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Austria's Far Right Leader Dies in Car Crash


Officials say Austrian politician Joerg Haider, whose far right views generated Western outrage, has died in a car crash. Stefan Bos reports that the 58-year-old Haider died early Saturday, reportedly while on his way to a family gathering.

Austria's national television interrupted its regular programming to announce the sudden death of Joerg Haider, one of Europe's most controversial politicians, following a car crash.

Investigators said the leader of the nationalist Alliance for Austria's Future Party and governor of the country's southern province of Carinthia, was driving his car early Saturday to attend the 90th birthday of his mother, when it veered off the road.

Police said the vehicle hit a concrete post, and rolled over several times before coming to a stop in the middle of the road, near the provincial capital Klagenfurt.

The incident happened apparently shortly after he passed a car. The woman driving the vehicle immediately called for help, but rescue teams were unable to safe his life.

Police and medical investigators said he suffered serious injuries to his head and chest and died on his way to hospital. Authorities stressed there were no indications of foul play, but that investigations would continue.

Haider's spokesman and the alliance's secretary-general, Stefan Petzner, told journalists the politician's death was "like the end of the world" for the party.

"This is for all of us a very difficult situation," he said, his voice trembling. "I will personally miss him, he was my best friend. Thank you Joerg, wherever you are now," he added.

His death concluded two decades in which Haider became a politician well known far beyond the borders of this small alpine nation. He once praised German war-time leader Adolf Hitler's employment policies, and visited former Iraqi President Saddam Hussein.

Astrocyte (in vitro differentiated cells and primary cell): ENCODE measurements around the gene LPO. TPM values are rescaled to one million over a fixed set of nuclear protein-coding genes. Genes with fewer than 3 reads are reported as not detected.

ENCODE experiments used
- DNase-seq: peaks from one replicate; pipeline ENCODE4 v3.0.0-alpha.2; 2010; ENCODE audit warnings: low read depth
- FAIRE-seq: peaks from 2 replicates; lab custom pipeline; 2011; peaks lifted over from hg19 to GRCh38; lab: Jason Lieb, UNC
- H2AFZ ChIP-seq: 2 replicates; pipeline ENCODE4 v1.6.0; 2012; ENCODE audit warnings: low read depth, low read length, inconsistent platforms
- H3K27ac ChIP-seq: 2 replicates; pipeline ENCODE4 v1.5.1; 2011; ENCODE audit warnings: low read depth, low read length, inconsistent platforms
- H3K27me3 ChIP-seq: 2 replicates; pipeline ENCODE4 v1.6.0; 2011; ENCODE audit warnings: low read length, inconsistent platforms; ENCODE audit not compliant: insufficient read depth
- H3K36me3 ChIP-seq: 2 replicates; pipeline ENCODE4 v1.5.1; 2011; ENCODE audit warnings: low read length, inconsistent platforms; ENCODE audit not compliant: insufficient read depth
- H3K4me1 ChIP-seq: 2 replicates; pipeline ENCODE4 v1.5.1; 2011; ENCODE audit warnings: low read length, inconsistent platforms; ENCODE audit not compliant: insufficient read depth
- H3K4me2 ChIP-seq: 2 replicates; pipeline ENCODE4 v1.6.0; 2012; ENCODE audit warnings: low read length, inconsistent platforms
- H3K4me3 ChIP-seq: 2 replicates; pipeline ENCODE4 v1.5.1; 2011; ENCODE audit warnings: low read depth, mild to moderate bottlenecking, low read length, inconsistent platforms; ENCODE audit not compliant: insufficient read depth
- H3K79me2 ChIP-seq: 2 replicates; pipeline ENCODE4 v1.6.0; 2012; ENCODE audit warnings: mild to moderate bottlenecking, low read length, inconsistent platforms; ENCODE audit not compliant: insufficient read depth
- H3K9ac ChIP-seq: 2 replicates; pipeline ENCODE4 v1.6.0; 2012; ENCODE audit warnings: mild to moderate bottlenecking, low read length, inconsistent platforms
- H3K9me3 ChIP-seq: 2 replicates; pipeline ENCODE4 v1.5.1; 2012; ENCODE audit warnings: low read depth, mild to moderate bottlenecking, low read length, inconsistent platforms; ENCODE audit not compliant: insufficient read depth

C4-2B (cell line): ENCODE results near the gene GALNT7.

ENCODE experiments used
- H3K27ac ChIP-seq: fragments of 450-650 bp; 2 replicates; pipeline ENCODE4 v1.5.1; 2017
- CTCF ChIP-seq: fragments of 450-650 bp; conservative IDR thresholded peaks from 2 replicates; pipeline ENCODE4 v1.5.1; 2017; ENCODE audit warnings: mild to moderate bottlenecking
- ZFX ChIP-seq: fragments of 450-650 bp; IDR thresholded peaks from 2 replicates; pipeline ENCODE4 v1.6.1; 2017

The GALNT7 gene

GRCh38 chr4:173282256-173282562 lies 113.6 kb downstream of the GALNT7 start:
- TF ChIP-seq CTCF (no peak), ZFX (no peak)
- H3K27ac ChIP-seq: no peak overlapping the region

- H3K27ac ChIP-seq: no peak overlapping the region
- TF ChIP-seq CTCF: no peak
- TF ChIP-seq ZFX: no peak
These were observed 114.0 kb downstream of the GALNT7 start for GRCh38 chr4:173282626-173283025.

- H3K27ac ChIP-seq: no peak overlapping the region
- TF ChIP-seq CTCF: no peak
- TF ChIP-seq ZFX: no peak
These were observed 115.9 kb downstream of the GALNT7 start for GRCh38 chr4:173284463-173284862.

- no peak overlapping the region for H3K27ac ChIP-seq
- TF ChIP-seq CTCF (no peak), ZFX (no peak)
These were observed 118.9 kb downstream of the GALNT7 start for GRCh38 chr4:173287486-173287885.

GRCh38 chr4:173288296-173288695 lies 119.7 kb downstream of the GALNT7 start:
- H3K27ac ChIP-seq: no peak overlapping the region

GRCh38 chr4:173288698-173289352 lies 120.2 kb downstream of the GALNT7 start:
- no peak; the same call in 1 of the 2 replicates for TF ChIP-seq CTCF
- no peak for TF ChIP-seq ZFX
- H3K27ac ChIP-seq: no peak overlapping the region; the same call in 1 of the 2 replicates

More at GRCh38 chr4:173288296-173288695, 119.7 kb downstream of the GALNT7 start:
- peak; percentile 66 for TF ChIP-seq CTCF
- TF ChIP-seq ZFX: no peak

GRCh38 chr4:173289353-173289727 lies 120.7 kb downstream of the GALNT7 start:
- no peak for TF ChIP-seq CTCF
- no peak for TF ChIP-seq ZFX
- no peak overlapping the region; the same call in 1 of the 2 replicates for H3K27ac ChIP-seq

In 1999, Haider received 27 percent of the vote in national elections as leader of the Freedom Party. The party's subsequent inclusion in the government led to months of European Union sanctions over Haider's statements which were seen as anti-Semitic.

Haider condemned these steps as overblown. "To imagine that the whole world is afraid of Mr. Haider," he said.

Haider and his supporters broke away from the Freedom Party in 2005 to form the new Alliance for the Future of Austria part, meant to reflect a turn toward relative moderation.

Over the summer, he staged a comeback in national politics and helped his Alliance improve their standing in September 28 national elections.

Despite the controversy over Haider, leaders of different parties praised him as a talented politician who had set the tone of politics in Austria. The country's president Heinz Fischer told Austrian television he is shocked about Haider's death.

"This is especially a human tragedy. It was difficult to believe for me that this is possible," he said.

He adds that although Haider was a controversial politician, he had many political talents, including his ability "to understand and impress" the many people who voted for him.

Haider is survived by his wife, two daughters, and his mother.

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